The advantages of electric vehicles (EVs) include outstanding acceleration, reduced operating costs, and significantly lower emissions.
There are also a few disadvantages, including limited range, which can be affected by speed.
It is true that electric cars are efficient, but their electric motors consume more energy at high speeds. On this page, you will find some of the reasons why EVs use more energy at high speed.
Table of Contents
Why Does Electric Car Range Decrease With Speed?
The speed of an electric car is dependent on the mechanism inside.
Ev’s speed is influenced by the motor RPM (revolution per minute) and for that, a bigger magnetic field across the armature is needed to produce more RPM, and bigger magnetic fields demand current-hungry coils.
The conclusion is that the batteries supply more power to run all of these functions at high speed, utilizing more energy, which affects the range.
Also, high speed will result in a reduction in battery life.
Due to internal resistance and other causes, consuming more power will also heat up the battery. As a result, the battery life will be severely compromised. Higher speeds will cause greater friction between moving parts, which will result in more environmental heat.
The batteries are harmed by this heat as well.
Consequently, acceleration will have a negative impact on the battery.
Driving frequently at high speed will affect the range of an electric vehicle. The battery will run out faster by pressing the accelerator harder.
Smooth acceleration saves battery life
Contrarily, smoother acceleration and slower speeds enable the car to save energy.
Green car reports performed a test by driving a Tesla Model S at a high speed in 2014. The Tesla Model S 2013 offers a maximum range of 208 to 265 miles, depending on the model.
Its range is also constrained by the size of its battery pack.
With an 80% recharge achievable in 20 minutes, Tesla’s rapidly expanding network of fast-charging points makes any number of longer-distance trips feasible.
A Model S electric car was driven hundreds of miles at high speed from Barstow, California, to the fast charging point in Kingman, Arizona. The electric car eventually ran out of power a short distance away from the destination.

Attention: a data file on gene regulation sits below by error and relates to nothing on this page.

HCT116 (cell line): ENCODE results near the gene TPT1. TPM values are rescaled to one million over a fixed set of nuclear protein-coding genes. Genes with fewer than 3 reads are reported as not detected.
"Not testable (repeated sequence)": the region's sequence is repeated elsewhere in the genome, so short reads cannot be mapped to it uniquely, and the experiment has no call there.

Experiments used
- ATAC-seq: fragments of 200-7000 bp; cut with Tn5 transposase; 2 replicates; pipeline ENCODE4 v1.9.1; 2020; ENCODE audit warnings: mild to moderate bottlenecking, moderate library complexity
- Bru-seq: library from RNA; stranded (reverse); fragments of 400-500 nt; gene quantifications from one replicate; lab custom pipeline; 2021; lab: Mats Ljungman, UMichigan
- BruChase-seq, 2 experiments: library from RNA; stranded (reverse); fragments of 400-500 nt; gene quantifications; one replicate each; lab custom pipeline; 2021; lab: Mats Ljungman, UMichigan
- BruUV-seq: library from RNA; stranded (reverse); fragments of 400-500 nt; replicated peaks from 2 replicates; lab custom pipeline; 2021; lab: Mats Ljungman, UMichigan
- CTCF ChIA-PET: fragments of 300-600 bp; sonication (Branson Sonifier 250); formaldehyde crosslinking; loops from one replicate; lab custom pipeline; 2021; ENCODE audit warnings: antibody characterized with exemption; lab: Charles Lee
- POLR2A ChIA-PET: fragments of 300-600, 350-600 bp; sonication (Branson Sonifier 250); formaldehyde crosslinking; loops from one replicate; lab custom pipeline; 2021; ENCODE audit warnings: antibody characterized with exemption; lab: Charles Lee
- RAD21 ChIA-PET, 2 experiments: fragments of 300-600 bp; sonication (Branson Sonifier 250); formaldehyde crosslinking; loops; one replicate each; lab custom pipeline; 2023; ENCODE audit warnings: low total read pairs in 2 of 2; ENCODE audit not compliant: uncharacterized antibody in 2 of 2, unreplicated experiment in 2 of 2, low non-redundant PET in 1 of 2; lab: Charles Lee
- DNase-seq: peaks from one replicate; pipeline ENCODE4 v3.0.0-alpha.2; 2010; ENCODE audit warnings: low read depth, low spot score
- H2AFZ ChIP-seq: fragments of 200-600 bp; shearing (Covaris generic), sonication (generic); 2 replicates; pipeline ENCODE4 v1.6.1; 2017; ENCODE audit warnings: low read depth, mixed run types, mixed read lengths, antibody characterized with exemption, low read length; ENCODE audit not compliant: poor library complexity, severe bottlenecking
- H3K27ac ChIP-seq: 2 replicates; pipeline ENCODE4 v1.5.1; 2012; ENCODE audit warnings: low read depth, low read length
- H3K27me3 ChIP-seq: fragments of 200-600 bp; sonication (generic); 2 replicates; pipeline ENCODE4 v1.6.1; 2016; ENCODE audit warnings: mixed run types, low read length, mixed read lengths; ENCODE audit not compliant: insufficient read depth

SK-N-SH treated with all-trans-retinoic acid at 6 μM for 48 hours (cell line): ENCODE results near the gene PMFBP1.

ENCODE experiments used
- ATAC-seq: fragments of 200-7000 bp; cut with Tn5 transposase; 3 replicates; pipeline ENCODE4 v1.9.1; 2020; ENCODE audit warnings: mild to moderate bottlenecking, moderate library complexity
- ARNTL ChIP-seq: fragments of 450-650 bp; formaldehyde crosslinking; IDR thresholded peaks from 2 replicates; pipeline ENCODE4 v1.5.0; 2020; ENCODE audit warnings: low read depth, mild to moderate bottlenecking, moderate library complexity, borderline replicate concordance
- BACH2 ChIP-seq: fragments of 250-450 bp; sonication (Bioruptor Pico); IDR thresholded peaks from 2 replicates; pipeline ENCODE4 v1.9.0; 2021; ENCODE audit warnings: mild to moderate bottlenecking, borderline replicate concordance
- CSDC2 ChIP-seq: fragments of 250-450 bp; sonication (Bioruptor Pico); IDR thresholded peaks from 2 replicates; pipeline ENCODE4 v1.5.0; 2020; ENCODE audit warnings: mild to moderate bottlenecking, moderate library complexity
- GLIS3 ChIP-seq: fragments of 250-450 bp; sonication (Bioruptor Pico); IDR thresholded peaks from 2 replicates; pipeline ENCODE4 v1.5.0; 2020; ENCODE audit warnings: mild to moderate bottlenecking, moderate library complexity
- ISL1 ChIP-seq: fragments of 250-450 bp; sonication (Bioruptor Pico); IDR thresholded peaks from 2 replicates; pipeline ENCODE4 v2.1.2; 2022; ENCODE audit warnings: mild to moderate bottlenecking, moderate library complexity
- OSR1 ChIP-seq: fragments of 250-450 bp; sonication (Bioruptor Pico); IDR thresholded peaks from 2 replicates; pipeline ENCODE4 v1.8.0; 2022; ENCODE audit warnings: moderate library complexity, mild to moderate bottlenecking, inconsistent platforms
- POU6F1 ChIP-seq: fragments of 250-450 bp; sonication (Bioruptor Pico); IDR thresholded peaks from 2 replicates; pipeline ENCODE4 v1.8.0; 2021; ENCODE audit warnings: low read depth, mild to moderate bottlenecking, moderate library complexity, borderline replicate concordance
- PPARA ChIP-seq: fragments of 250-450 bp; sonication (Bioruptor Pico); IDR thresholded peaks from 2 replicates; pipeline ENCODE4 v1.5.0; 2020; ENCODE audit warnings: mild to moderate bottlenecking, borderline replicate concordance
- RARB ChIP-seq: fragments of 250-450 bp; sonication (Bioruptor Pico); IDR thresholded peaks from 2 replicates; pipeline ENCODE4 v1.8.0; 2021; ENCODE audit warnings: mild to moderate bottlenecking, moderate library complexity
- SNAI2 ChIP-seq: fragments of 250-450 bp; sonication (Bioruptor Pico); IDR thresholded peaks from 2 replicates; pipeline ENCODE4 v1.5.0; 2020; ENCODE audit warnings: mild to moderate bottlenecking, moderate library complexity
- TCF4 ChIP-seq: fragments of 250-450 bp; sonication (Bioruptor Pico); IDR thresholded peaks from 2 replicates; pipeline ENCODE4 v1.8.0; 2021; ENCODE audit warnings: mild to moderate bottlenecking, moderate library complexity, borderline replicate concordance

Preserving battery life is one of the reasons many electric cars are top-speed limited.
The distance between the two locations is 209 miles. Tesla indicated that the car has only 247 miles of range left, a 38-mile cushion.
The speed was reduced to 63 miles per hour after realizing there were only 20 miles of capacity left. However, the electric vehicle fell short by 3 miles.
It was concluded that the battery would discharge more quickly at higher speeds and at a higher altitude.
This is also why some electric cars have lower top speed.
How Does Speed Affect An Electric Car’s Driving Range?
The lithium-ion battery’s capability, or the quantity of electricity it can store, determines an electric car’s range in the first place.
It is similar to the size of the gas tank in gasoline-powered automobiles when measured in kWh (kilowatt hours), and it supplies energy to the motor and other components of the automobile.
An electric vehicle’s range is comparable to how much fuel an automobile with an internal combustion engine consumes.
There are several variables that affect it, but speed is one of the most critical ones.
In contrast to internal combustion engine cars, which always have higher highway efficiency than city efficiency, electric cars have higher city ranges than highway ranges because electric cars have the capacity to regenerate energy by applying the brakes.
As the electric vehicle slows down, it starts using an electric motor that functions as a generator, known as a regenerative braking system.
The battery is charged throughout this procedure, ultimately extending the range of the electric car.
This great function in electric cars assists users in recovering the range cost. Regenerative brakes enable us to preserve energy and recover some of the range that has been lost while traveling in stop-and-go traffic.
Since most electric vehicles do not have various gear options, the stress placed on the electric motors at high speeds leads to attrition and a decrease in efficiency.
Do Electric Or Gas Cars Lose More Range At High Speed?
Although electric cars have the potential to be quicker than gasoline-powered vehicles, they currently lack the ability to be faster. From zero to 60 is the best example to understand this. Electric cars achieve a faster 0 to 60 than gasoline. But when those high speeds are maintained for extended periods of time, gasoline vehicles do much better.
An excellent explanation was given by Dustin Grace, who has worked as an engineer at Tesla for nine years:
Torque is the main thing that propels the car forward. Electric vehicles produce significantly more torque than gasoline-powered automobiles.
In addition, many contemporary designs completely eliminate the traditional transmission in favor of an electric vehicle’s motor.
EVs accelerate more quickly off the line because the power is sent directly to the tires for immediate acceleration. But Evs cannot maintain its range at high speed because of high energy usage and the absence of a transmission box.
Gasoline cars and range (at high speed)
In a gasoline-powered automobile, the engine first provides power to the transmission before it can reach the tires, which is called the powertrain or drivetrain.
The time taken by the energy to reach the drivetrain affects the zero to sixty potential of the gasoline-powered car.
The terminology is drivetrain loss, which means the amount of engine power that is lost while moving towards and through the drivetrain, typically around 15%.